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Situated in the State of Campeche at the base of the peninsula of Yucatan and at the boarder with the Peten Region in Guatemala, the biosphere of Calakmul is one of the largest protected areas in Mexico. The area counts with many spices of flora and fauna and it’s a paradise for photographers, bird watchers and animal lovers in general.
Inside the biosphere it is located one of the most precious and biggest Mayan archaeological site and the most popular in the region.
What I would like to highlight here is that although it has become famous for the magnificent Calakmul national park, the ragion has much much more to offer. During my road trip, after speaking with the helpful guys of the Tourist information center of VISIT CALAKMUL, I have decided to extend my stay for about 5 days in order to see everything as much as possible, and, believe me, I should have stayed longer in order to see completely everything.
You can refer to the below map to have a better idea..
GETTING TO CALAKMUL AND MOVING AROUND
BY CAR This would be the best option and it’s not because I live here that I find it easy. The road are in great conditions and there is absolute no danger. Besides you will be free to move around at your pace without having to depend on taxis or buses. It is also advisable to rent the car before getting there, as it might be more complicated to rent it from there and you would have less choice. You can check out my post on driving around in Mexico for more info. Driving from Bacalar or Campeche you will enter route 186 and right after about 1 hour driving you will pass the frontiers of Quintana Roo and you will be in Campeche region. You will see a military check point. Not to worry: they are doing random checks and will only ask for your driving licence and car documents. You will notice the difference of attitude from the Police in the Riviera Maya. They are very laid back and don’t play any tricks. However I can tell you that I was driving on my own and as a blond woman mastering the Spanish language, I was asked extra unnecessary questions but that was fine. You just smile and answer politely and you are good to go.
BY BUS – ADO provides a great Bus service from the main locations, From Cancun is about 25 usd and it’s 8 hours trip. From Merida you need to get to Escarciega and then hop onto another bus. From Playa del Carmen, Tulum, Bacalar, is the same bus leaving from Cancun. You need to look for Xpujil which is the core of the entire area. When you reserve your ticket online you can get help on the itinerary using their chat from 7am to 10 pm. They speak english too. In every village they also have “colectivos” mini vans that go basically everywhere, you will be less comfortable and sometimes a little squeezed, but it is another option if you have the sense of adventure. 😉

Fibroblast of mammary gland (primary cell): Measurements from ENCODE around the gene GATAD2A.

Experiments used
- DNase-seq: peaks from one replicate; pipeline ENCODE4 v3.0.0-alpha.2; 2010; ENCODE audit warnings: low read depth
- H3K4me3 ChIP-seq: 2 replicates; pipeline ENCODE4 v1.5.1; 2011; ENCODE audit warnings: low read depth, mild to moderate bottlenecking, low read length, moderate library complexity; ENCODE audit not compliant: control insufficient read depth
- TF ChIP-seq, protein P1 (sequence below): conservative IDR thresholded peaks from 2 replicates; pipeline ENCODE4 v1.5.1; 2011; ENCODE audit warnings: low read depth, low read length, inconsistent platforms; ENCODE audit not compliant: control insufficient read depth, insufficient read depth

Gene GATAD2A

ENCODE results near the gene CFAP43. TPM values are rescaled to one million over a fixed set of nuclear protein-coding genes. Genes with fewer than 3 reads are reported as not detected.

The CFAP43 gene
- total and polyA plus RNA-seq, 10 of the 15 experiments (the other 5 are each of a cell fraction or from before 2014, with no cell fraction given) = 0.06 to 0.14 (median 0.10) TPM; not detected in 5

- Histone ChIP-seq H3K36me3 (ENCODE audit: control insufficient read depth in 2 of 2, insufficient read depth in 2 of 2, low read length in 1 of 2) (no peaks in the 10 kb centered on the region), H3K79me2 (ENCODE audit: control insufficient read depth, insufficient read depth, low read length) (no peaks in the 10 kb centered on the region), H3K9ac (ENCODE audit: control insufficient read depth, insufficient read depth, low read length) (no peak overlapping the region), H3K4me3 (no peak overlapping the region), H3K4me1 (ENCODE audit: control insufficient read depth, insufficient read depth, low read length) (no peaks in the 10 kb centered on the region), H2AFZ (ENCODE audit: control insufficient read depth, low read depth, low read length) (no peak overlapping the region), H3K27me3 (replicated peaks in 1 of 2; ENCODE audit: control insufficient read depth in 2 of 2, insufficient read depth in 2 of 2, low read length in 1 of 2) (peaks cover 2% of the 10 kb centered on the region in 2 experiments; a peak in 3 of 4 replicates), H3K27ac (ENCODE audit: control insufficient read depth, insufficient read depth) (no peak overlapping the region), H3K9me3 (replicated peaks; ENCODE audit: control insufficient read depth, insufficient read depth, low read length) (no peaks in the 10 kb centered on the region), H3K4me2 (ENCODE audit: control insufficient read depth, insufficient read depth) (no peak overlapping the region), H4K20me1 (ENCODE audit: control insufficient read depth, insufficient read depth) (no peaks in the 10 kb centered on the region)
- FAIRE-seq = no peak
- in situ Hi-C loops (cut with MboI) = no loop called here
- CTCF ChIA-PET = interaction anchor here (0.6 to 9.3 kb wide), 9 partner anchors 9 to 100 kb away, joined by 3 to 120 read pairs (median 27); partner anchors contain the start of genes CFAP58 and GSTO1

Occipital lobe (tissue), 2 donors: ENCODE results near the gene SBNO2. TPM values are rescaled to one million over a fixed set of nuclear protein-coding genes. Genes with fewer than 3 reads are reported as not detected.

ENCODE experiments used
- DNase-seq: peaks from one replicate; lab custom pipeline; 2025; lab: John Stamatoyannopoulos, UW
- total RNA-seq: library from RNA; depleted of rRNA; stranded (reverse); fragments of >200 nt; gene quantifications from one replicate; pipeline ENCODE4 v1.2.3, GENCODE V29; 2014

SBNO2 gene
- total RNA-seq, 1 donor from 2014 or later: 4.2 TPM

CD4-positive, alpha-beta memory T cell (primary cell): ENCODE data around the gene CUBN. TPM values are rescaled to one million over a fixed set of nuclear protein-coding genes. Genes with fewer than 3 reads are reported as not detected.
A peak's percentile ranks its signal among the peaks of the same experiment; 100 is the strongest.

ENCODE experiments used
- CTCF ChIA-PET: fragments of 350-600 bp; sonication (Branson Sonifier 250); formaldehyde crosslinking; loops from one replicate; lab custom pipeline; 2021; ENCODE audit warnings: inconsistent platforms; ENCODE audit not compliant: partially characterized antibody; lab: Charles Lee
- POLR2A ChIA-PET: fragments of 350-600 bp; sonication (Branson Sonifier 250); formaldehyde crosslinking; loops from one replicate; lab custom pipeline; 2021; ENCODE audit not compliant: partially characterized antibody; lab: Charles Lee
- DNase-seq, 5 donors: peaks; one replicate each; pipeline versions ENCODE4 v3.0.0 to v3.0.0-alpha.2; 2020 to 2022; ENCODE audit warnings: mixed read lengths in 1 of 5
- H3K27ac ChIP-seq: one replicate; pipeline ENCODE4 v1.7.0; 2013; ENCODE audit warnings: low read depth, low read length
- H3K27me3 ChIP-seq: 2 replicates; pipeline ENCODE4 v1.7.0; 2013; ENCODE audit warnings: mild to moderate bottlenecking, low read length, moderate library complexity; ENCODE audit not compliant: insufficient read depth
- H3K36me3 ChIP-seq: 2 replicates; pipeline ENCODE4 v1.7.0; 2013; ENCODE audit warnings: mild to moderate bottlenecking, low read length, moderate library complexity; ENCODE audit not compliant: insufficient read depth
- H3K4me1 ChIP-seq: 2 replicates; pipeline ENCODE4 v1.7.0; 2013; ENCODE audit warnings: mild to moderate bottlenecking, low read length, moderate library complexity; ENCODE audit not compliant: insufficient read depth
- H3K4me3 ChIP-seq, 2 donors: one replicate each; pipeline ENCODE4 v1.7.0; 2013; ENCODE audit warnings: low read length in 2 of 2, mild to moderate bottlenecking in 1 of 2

If you get there by bus, you will need taxis to move around. There is a taxi station right in the center of Xpujil and they will ask you about 500 pesos to go to Calakmul, whereas if you stay in the hotels around the Biosphere they will call a taxi for you. It’s going to be a bit expensive but it is doable. To rent a car once you are there is more complicated, near to impossible.
- Once you get to Xpujil you should stop by the Tourism office VISIT CALAKMUL. It’s just located on the road before you reach the center of the town. They are amazing and will help you sort out your planning. It’s convenient if you ask them to book and organize some of the visits in the nearby areas such as the communities or the tour at the cave because the local guides need to know in advance. Also if you wish to have a guide in Calakmul they can arrange it for you.(advisable )
- Xpujil is the main centre where you find gasoline stations, restaurants and hotels and although it is at 1 hour distance from Calakmul it’s advisable to stay there if you want to be in communication with the rest of the world, as in Calakmul there is no signal for most of the area.
- If you are driving bear in mind that when you leave xpuhil there are no more gas stations until Escarcega, therefore make sure your tank is full.
- Always bring water with you as they don’t sell it at the entrance of the sites.
- Wear mosquito repellent and sunscreen as there is abundance of both mosquitos and sun.
- Have Mexican pesos with you as in many places such us Archaeological Sites or small shops don’t use credit card.
- You can have a more detailed information on how to stay safe in Mexico on this post
WHAT TO SEE
The Calakmul Biosphere Reserve was established as a natural protected area in 1989 and it is a Unesco World Heritage site from 2002.
The deep and thick jungle is home of the one of great abundance of wildlife and hosts a rich biodiversity, that were very appreciated by the Mayans and represented in their paintings, pottery, sculptures, rituals, food and arts in general, that have been discovered as witnesess of the grandeur of this civilisation. Several of the species are considered threaten and in danger. It is home to two of the three species of primates and five of the six wildcat species (felines) that exist in Mexico”, among which the Jaguar ( Balam in Mayan Language) which is considered a sacred animal by the ancient maya civilisation and you will see it represented in numerous paintings and various decorations (CIT UNESCO).